Destiny 2’s Forsaken DLC isn’t so much an expansion as much as it is a journey through the underpinnings of the franchise and a look back at the evolution of its mechanics over the last four years. Many of its tweaks are aimed at hardcore players and min/max weapon enthusiasts. Forsaken's first few hours explore areas that have been underserved thus far, such as The Reef, and it also builds up a revenge story that encompasses the motivations of friends and enemies alike.
At a recent hands-on session, I played through the campaign missions, hunted Barons, and explored two expansive zones: The Tangled Shore and Dreaming City. Despite being underleveled, I also took a crack at the Blind Well, which is a high-level, wave-based event. Bungie is aiming to feed players with content for a long time, and while I can’t say if it will succeed in hooking both casual and hardcore players again, I was initially overwhelmed with the amount of exploration opportunities the DLC provided.
The early progression path through Forsaken seems clear: Play the main campaign at the Tangled Shore and hunt Barons in the 380-500 power level range. Then, open the 550 power level Dreaming City zone, grind the Blind Well, raid on day 10, and then figure out the secrets at the center of the Dreaming City.
The Tangled Shore, where the story starts, is a medium-sized zone located on a flotilla of asteroids. It has plenty of underground areas to explore, including Lost Sectors, and each of these areas is used to deliver story and lore in a way not previously seen, such as wandering into a socially active Fallen prison block. It’s also home to Spider, a Fallen ally of Petra Venj and the only law in town. Spider’s friendly porcupine-looking units fight alongside you on your hunt for Barons. The story that leads you to Tangled Shore isn’t just a nod or regurgitation of Prison Of Elders, it’s a full-on exploration of the famed penitentiary and surrounding area around the Reef. Between the two story missions and a Strike I played, I was able to finally get into the mechanisms that keep the prison running, meet its inmates outside of the arena, and see some familiar characters in a new light.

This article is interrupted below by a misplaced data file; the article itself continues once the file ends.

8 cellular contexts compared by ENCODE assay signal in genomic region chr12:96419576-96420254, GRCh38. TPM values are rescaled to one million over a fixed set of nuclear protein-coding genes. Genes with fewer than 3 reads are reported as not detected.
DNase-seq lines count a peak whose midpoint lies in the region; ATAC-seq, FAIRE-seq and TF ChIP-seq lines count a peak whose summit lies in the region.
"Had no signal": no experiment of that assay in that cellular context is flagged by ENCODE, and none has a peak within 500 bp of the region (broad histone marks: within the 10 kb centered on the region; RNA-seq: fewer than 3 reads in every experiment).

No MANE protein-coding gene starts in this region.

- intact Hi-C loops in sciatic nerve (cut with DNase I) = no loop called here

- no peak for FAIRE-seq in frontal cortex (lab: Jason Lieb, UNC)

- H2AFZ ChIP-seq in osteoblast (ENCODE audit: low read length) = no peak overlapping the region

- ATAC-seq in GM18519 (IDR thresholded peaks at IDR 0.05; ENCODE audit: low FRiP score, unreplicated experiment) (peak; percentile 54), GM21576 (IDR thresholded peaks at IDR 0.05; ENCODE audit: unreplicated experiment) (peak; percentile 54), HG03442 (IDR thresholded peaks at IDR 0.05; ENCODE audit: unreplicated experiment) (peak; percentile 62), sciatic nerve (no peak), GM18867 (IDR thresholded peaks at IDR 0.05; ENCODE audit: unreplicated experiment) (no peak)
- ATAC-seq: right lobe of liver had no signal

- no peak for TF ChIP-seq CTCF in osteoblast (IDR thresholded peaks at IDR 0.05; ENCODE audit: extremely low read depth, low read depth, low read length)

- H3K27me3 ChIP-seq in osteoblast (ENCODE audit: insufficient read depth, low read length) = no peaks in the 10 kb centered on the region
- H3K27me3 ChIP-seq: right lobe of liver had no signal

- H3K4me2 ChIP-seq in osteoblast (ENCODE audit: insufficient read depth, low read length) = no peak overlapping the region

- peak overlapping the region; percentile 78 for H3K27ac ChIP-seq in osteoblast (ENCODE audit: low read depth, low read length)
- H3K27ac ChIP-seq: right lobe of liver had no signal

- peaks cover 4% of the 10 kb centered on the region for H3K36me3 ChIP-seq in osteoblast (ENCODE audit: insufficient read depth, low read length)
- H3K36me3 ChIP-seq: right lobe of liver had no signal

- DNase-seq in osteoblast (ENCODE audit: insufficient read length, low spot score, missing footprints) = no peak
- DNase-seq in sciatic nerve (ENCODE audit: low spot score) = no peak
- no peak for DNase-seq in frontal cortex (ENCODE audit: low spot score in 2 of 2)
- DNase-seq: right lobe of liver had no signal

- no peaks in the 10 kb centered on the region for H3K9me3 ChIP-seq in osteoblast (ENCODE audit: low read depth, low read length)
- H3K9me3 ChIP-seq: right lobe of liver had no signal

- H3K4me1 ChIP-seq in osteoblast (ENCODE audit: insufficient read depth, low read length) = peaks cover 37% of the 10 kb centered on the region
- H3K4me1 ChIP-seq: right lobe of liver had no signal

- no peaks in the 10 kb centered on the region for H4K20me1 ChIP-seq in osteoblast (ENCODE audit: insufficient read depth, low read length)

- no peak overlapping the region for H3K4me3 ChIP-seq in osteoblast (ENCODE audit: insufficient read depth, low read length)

The story itself sees multiple characters seeking revenge in ways that we won’t spoil but tie into the new enemy faction, the Scorn. From a gameplay perspective, The Scorn aren’t hugely different from other races but they do succeed at pushing and pulling at your personal space. The Scorn are an interesting mix of rushing, shielded, and hit-and-run units. Aggressive enemies such as Screeb and Ravagers charge at you employing explosives or area-denial fire lanterns. Lurkers have small shields that block damage, forcing you to aim for knees. One standout unit drifts around the map like a Wraith, taking potshots. The Scorn also reworked some familiar foes such as the Fallen Walker by outfitting it with a flamethrower and a shield to give it some protection when in a vulnerable state. The end result is that now you have to get up close to hit critical spots, which means hanging back and relying on Whisper Of The Worm or Polaris Lance is less viable.
[Combat in Forsaken involves] exciting and highly mobile firefights that favor smart loadouts, effective use of new subclass abilities, and accurate shooting.